H.R. 4539, 400 Years of African-American History Commission Act

H.R. 4539

400 Years of African-American History Commission Act

Sponsor
Rep. Bobby Scott

Date
January 1, 1970 (114th Congress, 2nd Session)

Staff Contact
Communications

Floor Situation

On Tuesday, July 5, 2016, the House will consider H.R. 4539, the 400 years of African-American History Commission Act, under suspension of the rules. H.R. 4539 was introduced on February 11, 2016 by Rep. Bobby Scott (D-VA), and was referred to the Committee on Oversight and Government Reform.

Bill Summary

H.R. 4539 establishes the 400 Years of African-American History Commission to develop and carry out activities throughout the United States to commemorate the 400th anniversary of the arrival of Africans in the English colonies at Point Comfort, Virginia, in 1619. The Commission is directed to plan programs to acknowledge that impact that slavery and laws that enforced racial discrimination had on the United States; encourage civic, patriotic, historical, educational, artistic, religious, and economic organizations to organize and participate in anniversary activities; assist states, localities, and nonprofit organizations to further the commemoration; and coordinate for the public scholarly research on the arrival of Africans in the United States and their contributions to this country.  In addition, the Commission may provide grants to communities, nonprofits, research, and scholarly organizations, and the Commission terminates on July 1, 2020.

Background

On August 20, 1619, 20 Africans arrived at Point Comfort, present day Fort Monroe in Hampton, Virginia, aboard a Dutch ship. They were the first Africans on record to be forcibly settled as involuntary laborers in the North American British Colonies. In 2011, President Obama declared Fort Monroe a National Monument.[1]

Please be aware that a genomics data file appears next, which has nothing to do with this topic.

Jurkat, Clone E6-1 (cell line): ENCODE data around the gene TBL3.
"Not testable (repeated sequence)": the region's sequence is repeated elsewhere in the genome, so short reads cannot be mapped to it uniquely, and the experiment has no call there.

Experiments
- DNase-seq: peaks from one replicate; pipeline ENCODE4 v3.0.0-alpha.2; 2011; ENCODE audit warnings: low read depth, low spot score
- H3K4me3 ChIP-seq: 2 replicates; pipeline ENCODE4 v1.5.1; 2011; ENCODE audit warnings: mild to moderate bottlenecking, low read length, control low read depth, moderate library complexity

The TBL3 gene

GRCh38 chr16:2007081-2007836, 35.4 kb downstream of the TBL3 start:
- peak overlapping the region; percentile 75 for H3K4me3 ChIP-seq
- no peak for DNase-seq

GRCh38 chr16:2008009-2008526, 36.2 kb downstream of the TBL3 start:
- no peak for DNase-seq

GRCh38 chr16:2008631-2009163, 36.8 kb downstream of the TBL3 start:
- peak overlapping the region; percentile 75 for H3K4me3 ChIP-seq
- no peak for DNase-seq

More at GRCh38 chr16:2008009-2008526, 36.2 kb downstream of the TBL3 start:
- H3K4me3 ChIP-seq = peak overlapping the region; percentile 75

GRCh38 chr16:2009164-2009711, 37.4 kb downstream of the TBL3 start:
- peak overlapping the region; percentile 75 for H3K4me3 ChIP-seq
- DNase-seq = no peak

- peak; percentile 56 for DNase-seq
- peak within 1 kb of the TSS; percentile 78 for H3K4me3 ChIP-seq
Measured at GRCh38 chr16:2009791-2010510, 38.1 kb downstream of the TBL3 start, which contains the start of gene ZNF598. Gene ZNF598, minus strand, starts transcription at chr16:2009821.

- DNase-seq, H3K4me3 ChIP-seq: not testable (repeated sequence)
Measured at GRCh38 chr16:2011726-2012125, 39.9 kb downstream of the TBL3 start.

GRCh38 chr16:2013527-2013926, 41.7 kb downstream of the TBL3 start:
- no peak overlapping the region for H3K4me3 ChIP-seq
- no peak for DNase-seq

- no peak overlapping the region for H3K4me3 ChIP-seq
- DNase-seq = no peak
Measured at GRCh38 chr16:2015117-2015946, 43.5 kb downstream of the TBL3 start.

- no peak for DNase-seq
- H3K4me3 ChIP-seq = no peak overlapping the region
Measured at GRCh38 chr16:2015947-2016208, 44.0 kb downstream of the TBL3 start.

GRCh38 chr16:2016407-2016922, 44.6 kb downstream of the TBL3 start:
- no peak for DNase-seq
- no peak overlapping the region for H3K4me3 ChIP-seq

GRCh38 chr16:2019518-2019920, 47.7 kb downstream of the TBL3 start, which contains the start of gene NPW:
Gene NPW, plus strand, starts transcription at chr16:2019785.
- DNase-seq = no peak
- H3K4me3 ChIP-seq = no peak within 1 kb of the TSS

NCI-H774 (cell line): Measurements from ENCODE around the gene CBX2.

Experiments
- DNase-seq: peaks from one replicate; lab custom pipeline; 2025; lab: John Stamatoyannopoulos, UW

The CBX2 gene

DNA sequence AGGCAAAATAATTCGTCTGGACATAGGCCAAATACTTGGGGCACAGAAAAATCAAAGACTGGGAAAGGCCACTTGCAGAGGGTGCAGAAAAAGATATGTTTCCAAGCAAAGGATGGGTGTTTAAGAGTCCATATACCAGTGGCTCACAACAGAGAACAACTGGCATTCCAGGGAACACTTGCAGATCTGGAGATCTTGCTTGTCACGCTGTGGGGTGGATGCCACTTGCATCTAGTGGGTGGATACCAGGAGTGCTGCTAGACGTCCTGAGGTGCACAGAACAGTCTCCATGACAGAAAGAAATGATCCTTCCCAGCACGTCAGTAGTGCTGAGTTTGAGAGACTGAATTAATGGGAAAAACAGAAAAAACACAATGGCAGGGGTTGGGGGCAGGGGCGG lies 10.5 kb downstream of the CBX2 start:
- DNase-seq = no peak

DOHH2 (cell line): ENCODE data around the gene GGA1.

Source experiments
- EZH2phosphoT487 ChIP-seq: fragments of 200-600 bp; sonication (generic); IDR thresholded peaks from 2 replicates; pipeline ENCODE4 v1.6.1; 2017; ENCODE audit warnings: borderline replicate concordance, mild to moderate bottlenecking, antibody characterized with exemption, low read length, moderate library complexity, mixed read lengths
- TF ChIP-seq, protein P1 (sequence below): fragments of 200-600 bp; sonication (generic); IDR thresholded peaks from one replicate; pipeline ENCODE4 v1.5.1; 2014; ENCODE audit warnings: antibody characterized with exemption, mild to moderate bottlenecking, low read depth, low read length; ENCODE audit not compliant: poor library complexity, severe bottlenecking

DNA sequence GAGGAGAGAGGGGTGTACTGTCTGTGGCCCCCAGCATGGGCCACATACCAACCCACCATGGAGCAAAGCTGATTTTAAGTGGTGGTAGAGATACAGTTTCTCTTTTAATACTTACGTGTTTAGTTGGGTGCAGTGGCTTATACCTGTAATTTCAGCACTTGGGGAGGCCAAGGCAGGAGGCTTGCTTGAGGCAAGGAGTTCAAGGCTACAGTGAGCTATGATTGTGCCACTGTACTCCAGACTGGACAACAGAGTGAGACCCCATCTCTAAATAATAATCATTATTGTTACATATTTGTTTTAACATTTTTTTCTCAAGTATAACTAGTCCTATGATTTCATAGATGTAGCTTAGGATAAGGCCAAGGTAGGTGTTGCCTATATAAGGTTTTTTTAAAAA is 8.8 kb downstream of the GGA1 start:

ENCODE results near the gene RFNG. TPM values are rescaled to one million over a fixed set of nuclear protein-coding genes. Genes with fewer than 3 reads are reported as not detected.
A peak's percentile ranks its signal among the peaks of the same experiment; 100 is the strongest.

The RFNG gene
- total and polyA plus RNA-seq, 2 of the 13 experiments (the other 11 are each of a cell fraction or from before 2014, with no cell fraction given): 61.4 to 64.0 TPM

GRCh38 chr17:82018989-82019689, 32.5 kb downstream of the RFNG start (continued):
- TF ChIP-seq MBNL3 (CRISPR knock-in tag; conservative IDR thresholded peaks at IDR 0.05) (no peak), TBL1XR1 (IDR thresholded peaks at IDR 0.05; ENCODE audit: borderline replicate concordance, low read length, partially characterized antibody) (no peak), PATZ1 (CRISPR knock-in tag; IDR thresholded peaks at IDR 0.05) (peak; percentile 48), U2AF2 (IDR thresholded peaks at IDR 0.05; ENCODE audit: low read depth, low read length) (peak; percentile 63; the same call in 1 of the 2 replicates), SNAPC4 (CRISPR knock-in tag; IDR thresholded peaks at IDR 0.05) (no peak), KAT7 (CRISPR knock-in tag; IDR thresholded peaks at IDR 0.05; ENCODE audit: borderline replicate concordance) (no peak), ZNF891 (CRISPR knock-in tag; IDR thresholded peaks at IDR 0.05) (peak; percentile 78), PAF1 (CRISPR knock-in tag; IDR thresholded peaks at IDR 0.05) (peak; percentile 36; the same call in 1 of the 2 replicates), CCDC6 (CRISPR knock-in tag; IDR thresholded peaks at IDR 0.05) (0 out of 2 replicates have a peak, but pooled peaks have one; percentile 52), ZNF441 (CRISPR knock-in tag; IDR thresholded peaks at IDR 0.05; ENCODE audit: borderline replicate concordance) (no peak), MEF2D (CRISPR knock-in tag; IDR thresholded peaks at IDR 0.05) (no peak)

According to the bill’s sponsor, “The history of Virginia and our nation cannot be fully understood or appreciated without knowing about the first Africans who arrived at Point Comfort, Virginia in 1619. The commission established by this bill will be charged with the important task of planning, developing and implementing a series of programs and activities throughout 2019 that fully tells the story of African Americans, their contributions to the fabric of our nation, and their resilience over the last 400 years.”[2]

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[1] See African American Registry
[2] See Rep. Scott’s Press Release, “Kaine, Warner, Scott, Butterfield, Beyer, NAACP Introduce Commission to Recognize 400 Years of African American History” February 11, 2016.

Cost

A Congressional Budget Office (CBO) estimate is currently not available. However, the legislation does not include an authorization for appropriations.

Additional Information

For questions or further information please contact Jake Vreeburg with the House Republican Policy Committee by email or at 5-0190.